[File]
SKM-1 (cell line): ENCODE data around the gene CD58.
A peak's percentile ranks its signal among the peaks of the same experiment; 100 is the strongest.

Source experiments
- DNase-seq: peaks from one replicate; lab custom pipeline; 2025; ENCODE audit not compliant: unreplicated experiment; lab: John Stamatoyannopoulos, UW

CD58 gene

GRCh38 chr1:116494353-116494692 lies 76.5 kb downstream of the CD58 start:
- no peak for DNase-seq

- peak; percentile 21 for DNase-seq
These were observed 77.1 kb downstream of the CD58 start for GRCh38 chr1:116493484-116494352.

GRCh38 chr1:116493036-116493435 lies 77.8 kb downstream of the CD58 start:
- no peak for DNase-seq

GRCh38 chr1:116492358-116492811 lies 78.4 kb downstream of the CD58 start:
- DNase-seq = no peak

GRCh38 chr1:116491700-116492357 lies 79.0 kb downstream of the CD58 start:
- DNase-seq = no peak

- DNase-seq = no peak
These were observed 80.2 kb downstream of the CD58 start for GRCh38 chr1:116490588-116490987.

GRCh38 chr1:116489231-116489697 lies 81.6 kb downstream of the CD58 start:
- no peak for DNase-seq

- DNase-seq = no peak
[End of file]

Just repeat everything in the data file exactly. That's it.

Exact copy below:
SKM-1 (cell line): ENCODE data around the gene CD58.
A peak's percentile ranks its signal among the peaks of the same experiment; 100 is the strongest.

Source experiments
- DNase-seq: peaks from one replicate; lab custom pipeline; 2025; ENCODE audit not compliant: unreplicated experiment; lab: John Stamatoyannopoulos, UW

CD58 gene

GRCh38 chr1:116494353-116494692 lies 76.5 kb downstream of the CD58 start:
- no peak for DNase-seq

- peak; percentile 21 for DNase-seq
These were observed 77.1 kb downstream of the CD58 start for GRCh38 chr1:116493484-116494352.

GRCh38 chr1:116493036-116493435 lies 77.8 kb downstream of the CD58 start:
- no peak for DNase-seq

GRCh38 chr1:116492358-116492811 lies 78.4 kb downstream of the CD58 start:
- DNase-seq = no peak

GRCh38 chr1:116491700-116492357 lies 79.0 kb downstream of the CD58 start:
- DNase-seq = no peak

- DNase-seq = no peak
These were observed 80.2 kb downstream of the CD58 start for GRCh38 chr1:116490588-116490987.

GRCh38 chr1:116489231-116489697 lies 81.6 kb downstream of the CD58 start:
- no peak for DNase-seq

- DNase-seq = no peak